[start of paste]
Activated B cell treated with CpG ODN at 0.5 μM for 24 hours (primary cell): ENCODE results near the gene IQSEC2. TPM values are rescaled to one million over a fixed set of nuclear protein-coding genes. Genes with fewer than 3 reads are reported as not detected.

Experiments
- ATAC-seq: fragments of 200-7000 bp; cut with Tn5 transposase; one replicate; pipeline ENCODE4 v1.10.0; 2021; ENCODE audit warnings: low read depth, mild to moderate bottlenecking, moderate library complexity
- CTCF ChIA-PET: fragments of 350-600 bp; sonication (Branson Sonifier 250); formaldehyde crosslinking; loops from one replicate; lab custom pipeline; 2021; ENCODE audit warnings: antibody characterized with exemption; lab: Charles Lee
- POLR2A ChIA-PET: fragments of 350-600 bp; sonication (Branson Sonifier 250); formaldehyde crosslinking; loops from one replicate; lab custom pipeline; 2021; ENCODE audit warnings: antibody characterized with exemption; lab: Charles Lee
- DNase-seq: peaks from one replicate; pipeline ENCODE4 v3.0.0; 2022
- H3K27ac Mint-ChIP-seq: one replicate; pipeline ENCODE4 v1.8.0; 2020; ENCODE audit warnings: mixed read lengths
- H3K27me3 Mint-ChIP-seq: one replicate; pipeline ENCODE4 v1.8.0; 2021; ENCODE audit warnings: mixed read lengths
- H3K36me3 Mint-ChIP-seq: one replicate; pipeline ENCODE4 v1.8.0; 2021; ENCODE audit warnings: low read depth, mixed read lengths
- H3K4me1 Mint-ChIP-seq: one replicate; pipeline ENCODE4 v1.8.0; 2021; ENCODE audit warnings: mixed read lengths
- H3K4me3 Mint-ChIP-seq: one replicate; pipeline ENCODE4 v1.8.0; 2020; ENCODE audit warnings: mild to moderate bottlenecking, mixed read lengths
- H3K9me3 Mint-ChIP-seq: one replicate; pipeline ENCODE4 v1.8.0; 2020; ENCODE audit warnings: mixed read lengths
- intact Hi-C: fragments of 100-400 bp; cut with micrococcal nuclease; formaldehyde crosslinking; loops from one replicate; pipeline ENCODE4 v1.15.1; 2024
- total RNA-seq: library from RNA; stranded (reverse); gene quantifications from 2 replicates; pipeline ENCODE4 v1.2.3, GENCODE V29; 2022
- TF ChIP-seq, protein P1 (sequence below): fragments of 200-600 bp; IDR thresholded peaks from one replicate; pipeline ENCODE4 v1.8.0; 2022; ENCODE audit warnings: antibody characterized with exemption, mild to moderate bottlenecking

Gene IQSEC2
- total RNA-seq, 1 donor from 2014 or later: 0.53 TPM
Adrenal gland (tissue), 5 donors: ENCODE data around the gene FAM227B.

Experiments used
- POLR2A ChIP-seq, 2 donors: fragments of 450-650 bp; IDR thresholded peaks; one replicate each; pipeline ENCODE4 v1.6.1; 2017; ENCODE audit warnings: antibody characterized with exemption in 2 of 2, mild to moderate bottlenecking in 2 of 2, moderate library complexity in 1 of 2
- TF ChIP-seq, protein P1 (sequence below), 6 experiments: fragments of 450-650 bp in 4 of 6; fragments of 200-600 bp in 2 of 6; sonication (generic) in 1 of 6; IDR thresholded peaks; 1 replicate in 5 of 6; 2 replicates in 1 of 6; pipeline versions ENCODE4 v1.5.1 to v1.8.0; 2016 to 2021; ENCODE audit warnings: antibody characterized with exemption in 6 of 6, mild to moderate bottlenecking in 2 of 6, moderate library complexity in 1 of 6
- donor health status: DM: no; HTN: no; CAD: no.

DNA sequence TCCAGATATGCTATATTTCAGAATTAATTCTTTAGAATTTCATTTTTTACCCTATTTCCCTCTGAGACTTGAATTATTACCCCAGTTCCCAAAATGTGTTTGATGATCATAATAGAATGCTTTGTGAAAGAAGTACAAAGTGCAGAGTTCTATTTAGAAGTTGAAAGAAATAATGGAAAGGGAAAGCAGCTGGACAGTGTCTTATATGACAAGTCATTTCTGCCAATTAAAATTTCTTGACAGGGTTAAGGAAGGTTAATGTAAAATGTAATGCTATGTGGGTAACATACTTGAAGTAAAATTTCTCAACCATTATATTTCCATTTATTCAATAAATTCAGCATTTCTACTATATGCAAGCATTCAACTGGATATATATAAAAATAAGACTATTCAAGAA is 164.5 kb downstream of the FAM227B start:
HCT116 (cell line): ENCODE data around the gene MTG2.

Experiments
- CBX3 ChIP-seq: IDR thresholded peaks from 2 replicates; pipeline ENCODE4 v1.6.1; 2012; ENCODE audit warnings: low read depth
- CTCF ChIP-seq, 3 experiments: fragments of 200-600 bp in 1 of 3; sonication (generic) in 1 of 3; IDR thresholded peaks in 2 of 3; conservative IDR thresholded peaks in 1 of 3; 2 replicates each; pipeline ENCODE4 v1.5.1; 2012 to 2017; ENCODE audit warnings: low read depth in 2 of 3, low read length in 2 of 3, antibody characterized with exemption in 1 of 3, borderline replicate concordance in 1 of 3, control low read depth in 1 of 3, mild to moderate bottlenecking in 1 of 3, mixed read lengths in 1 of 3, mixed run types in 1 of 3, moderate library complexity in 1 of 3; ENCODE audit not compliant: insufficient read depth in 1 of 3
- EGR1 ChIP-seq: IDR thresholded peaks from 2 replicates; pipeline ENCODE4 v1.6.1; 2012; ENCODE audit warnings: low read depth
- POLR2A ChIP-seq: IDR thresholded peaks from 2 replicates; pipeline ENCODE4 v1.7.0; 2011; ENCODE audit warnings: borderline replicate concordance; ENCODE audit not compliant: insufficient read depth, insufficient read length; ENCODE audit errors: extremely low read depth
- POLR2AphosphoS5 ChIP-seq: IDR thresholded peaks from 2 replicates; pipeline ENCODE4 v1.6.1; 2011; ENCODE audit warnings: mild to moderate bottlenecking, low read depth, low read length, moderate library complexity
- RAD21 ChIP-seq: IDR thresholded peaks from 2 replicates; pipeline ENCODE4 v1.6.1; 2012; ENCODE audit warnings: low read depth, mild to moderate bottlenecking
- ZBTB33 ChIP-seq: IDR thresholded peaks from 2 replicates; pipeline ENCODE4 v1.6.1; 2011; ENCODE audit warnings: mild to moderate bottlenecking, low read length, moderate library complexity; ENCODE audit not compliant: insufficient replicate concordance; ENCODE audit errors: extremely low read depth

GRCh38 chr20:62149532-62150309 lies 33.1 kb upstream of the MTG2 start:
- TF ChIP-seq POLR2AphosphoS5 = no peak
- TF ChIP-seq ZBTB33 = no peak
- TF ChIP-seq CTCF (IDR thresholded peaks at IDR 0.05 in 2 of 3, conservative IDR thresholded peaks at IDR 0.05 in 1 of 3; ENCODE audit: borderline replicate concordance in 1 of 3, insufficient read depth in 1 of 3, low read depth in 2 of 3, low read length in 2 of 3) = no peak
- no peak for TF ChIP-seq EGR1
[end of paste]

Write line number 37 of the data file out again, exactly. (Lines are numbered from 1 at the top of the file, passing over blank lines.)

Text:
- no peak for TF ChIP-seq EGR1